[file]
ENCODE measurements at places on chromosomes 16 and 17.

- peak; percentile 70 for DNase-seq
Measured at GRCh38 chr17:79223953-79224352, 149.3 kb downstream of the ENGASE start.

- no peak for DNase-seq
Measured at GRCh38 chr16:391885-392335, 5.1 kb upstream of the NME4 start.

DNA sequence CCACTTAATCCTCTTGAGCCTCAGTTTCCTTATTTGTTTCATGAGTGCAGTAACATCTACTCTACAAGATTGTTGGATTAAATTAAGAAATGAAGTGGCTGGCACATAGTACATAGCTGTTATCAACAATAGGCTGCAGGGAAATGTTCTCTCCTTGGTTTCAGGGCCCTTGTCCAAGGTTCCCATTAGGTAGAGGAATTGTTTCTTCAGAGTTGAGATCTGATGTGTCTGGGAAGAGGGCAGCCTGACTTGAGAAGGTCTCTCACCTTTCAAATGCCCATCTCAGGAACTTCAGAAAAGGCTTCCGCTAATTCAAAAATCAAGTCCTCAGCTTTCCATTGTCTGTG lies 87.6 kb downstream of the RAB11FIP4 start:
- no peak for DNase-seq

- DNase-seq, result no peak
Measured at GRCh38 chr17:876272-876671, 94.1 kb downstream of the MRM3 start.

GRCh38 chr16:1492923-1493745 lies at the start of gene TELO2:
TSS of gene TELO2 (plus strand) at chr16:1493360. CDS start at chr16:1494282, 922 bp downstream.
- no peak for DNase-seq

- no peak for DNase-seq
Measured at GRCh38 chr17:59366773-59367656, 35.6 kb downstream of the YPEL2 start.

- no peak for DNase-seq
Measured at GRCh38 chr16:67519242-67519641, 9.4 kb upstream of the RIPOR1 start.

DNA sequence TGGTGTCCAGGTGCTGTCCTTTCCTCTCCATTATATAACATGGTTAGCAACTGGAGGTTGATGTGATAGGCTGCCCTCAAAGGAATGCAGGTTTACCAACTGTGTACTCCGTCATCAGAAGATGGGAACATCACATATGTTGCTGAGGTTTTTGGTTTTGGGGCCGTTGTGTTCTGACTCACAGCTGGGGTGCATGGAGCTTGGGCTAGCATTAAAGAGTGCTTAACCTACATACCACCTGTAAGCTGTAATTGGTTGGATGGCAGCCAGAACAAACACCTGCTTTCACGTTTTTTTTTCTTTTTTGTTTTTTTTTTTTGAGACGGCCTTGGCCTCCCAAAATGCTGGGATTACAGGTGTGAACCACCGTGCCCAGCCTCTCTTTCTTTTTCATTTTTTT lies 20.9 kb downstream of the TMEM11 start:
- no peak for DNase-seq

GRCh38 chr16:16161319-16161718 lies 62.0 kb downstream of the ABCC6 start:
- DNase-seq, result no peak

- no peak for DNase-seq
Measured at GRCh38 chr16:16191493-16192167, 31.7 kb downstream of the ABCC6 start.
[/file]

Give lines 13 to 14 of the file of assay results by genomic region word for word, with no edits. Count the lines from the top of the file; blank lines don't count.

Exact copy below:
- no peak for DNase-seq
Measured at GRCh38 chr17:59366773-59367656, 35.6 kb downstream of the YPEL2 start.